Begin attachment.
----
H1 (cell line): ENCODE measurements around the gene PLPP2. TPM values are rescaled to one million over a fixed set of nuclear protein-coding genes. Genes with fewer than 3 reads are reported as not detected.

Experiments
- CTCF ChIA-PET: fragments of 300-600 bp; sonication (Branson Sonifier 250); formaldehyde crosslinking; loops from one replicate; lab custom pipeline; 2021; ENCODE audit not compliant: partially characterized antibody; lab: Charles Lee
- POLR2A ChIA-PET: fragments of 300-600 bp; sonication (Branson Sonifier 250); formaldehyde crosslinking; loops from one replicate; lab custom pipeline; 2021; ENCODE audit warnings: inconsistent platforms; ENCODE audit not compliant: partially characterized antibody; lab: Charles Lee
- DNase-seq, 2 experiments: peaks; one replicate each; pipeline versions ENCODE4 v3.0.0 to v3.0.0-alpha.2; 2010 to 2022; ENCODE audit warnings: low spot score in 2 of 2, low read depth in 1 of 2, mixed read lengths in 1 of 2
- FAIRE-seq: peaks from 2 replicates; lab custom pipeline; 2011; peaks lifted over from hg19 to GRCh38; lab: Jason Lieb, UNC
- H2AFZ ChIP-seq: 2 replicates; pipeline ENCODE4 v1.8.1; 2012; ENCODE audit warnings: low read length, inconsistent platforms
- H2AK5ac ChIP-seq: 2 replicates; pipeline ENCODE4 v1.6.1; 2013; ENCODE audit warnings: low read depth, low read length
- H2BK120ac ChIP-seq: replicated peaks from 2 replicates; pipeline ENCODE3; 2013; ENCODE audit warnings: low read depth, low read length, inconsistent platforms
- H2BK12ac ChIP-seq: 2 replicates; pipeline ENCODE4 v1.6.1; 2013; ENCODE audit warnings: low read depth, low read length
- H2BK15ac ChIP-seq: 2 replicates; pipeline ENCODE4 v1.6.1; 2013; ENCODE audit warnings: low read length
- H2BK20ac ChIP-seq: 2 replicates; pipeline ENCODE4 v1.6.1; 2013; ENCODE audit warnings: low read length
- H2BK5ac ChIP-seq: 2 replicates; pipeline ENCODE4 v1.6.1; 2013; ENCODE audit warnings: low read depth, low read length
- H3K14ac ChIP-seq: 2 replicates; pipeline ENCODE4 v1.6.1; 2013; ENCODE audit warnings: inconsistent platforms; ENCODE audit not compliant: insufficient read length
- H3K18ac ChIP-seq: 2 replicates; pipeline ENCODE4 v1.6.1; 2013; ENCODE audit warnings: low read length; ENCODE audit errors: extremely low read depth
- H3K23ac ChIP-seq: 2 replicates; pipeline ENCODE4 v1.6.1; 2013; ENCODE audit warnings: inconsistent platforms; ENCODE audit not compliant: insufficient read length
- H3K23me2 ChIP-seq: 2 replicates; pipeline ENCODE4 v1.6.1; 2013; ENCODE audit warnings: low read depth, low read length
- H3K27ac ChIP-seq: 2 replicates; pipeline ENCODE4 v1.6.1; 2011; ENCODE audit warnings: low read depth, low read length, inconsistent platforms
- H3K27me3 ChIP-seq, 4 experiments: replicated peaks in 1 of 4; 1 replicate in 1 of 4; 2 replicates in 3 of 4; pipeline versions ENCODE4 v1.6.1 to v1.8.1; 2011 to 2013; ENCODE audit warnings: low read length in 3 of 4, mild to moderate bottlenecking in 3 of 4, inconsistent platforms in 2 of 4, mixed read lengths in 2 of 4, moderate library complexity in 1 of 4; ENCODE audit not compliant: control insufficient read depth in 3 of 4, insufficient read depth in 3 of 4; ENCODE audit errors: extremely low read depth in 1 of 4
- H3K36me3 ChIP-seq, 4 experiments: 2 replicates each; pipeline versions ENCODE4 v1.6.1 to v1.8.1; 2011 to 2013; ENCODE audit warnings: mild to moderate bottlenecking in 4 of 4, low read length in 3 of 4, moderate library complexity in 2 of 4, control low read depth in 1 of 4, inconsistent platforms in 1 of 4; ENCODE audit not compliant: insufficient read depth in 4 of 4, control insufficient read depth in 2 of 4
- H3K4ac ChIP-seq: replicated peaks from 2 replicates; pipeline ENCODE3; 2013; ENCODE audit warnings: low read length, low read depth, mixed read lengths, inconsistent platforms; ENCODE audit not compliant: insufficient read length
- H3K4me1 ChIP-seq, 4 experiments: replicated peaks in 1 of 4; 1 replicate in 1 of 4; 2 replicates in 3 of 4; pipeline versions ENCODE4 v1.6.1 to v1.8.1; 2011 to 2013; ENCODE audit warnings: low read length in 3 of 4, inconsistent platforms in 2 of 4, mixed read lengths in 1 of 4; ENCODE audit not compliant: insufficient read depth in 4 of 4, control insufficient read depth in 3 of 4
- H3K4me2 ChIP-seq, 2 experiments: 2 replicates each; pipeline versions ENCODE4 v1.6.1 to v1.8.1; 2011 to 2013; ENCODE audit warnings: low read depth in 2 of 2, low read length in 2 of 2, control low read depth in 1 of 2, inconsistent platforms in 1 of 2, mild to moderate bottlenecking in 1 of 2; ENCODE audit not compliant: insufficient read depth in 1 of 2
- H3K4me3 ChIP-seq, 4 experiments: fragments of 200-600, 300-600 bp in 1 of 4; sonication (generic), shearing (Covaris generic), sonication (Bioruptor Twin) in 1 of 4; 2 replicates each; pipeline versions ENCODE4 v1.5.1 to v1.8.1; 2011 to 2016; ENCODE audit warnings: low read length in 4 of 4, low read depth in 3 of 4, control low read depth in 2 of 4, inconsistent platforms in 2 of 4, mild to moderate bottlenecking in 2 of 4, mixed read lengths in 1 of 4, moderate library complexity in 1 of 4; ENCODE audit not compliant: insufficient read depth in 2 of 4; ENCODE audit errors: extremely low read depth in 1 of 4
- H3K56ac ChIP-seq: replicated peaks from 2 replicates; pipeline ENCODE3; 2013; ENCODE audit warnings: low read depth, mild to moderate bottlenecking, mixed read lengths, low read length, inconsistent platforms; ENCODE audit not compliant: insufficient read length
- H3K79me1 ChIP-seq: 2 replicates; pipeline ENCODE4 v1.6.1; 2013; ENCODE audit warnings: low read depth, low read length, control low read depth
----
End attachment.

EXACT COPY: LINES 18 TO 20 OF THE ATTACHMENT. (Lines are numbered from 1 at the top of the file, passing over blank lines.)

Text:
- H3K27ac ChIP-seq: 2 replicates; pipeline ENCODE4 v1.6.1; 2011; ENCODE audit warnings: low read depth, low read length, inconsistent platforms
- H3K27me3 ChIP-seq, 4 experiments: replicated peaks in 1 of 4; 1 replicate in 1 of 4; 2 replicates in 3 of 4; pipeline versions ENCODE4 v1.6.1 to v1.8.1; 2011 to 2013; ENCODE audit warnings: low read length in 3 of 4, mild to moderate bottlenecking in 3 of 4, inconsistent platforms in 2 of 4, mixed read lengths in 2 of 4, moderate library complexity in 1 of 4; ENCODE audit not compliant: control insufficient read depth in 3 of 4, insufficient read depth in 3 of 4; ENCODE audit errors: extremely low read depth in 1 of 4
- H3K36me3 ChIP-seq, 4 experiments: 2 replicates each; pipeline versions ENCODE4 v1.6.1 to v1.8.1; 2011 to 2013; ENCODE audit warnings: mild to moderate bottlenecking in 4 of 4, low read length in 3 of 4, moderate library complexity in 2 of 4, control low read depth in 1 of 4, inconsistent platforms in 1 of 4; ENCODE audit not compliant: insufficient read depth in 4 of 4, control insufficient read depth in 2 of 4